Michael Arena, Chief Talent Officer for GM, will also be at SB’17 Detroit to lead a session on reinventing brands and will be describing how GM is quickly adapting its business to a changing world. According to Mary Barra, GM’s Chairman and CEO, the auto industry will change more in the next five years than it has in the last 50. From electrified and fuel-efficient vehicles to car- and ridesharing services, GM’s goal is to transform transportation and provide mobility solutions for people all over the globe.
“To succeed, we must think and act differently,” said Bridget. “With 225,000 employees, we have a tremendous base of talent working toward our purpose. Our engineers and other technical resources work every day to invent transportation solutions for tomorrow and reduce the carbon footprint of manufacturing. Enabling more collaboration among employees is a cornerstone of the transformation, so GM has set out to redesign its work environment at several locations and embed a culture of sustainability into everyone’s work.”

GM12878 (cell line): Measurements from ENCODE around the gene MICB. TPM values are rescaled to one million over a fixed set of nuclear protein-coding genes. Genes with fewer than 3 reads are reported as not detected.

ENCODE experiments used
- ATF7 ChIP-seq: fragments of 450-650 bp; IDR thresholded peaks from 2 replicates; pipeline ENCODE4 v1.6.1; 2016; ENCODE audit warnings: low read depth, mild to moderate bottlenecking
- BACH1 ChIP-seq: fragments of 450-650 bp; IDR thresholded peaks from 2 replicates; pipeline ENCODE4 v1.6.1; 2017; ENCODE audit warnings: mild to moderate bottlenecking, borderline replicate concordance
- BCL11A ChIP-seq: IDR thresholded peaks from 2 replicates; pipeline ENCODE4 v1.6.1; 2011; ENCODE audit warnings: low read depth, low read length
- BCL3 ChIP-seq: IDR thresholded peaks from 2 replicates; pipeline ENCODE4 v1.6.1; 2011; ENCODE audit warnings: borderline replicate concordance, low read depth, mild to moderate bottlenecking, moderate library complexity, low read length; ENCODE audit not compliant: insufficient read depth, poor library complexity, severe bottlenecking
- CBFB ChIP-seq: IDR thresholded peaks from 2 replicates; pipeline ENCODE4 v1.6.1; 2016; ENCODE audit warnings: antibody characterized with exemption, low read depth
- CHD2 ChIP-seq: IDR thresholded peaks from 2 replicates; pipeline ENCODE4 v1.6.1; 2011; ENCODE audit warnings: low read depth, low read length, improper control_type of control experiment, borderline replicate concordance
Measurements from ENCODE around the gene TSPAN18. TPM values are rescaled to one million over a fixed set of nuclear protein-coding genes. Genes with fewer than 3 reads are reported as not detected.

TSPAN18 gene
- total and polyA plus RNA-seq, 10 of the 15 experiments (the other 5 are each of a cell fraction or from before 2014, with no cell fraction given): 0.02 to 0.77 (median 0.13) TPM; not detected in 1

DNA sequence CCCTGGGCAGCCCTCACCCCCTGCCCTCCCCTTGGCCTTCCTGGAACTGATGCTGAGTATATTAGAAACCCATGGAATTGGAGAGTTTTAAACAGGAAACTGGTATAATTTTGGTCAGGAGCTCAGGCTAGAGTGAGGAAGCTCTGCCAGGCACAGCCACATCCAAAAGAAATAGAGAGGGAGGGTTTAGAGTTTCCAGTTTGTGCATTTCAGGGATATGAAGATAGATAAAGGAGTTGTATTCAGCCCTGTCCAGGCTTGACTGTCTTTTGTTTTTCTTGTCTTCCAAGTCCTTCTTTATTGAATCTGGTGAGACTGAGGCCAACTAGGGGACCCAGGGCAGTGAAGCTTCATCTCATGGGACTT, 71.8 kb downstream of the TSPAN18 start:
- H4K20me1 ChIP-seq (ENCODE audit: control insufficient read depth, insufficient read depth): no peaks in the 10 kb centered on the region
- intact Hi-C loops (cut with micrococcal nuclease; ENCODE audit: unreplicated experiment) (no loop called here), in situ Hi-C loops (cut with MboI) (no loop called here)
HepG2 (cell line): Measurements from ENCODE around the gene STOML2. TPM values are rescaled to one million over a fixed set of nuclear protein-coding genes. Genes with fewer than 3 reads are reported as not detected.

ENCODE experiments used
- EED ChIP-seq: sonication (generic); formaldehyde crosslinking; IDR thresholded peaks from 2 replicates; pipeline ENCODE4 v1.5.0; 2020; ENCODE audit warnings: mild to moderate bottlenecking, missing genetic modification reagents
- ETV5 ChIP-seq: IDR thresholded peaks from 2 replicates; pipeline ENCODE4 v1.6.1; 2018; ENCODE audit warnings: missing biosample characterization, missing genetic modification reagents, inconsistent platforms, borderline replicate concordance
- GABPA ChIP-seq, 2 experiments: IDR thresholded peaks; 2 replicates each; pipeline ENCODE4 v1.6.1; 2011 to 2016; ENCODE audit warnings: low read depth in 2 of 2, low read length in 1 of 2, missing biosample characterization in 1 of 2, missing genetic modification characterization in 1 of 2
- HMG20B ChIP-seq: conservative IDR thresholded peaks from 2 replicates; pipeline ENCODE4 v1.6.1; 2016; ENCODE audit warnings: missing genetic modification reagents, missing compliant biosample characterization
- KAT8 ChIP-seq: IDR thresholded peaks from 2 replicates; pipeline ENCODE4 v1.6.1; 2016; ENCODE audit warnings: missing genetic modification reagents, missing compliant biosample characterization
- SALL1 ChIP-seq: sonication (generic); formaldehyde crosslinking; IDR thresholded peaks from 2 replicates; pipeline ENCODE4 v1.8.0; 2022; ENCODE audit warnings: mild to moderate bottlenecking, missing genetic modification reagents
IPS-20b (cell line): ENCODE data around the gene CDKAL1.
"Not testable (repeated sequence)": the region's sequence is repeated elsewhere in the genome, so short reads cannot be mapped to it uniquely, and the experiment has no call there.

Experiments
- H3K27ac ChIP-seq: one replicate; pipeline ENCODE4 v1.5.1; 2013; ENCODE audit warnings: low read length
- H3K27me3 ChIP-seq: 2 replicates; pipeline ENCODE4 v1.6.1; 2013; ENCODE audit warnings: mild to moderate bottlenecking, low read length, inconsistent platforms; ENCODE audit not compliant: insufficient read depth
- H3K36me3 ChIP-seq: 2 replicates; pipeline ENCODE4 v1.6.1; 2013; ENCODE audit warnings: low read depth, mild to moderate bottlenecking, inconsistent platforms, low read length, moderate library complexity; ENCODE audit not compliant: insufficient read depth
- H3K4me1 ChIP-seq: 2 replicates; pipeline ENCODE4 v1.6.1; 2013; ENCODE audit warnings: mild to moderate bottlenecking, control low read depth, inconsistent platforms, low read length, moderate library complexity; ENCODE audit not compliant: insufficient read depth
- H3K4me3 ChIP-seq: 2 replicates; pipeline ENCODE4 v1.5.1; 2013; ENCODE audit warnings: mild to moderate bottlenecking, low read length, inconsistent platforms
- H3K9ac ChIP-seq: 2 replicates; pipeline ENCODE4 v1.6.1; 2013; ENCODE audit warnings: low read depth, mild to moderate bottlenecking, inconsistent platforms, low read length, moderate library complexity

GM will also continue to team up with cities, NGOs, and other stakeholders to collaborate and find solutions to systemic challenges that will better our cities and our world.
“It’s all about doing well by doing good,” she said. “We believe we can strengthen our business while reducing our environmental footprint and maximizing our social impact. Employees want to work for companies that give back, and customers want to buy from businesses whose values match their own.”
Bridget says the company is Redefining the Good Life in three main ways: 1) Mobility solutions that leave a smaller footprint; 2) Manufacturing vehicles in a responsible way; and 3) A mindset that centers on serving and improving communities.
Looks like GM’s second major industry disruption is already well under way.
Join GM and connect with 2,000+ brand and sustainability leaders at SB’17 Detroit this May 22-25, for a collective conversation about how brands and business leaders can shape the next economy!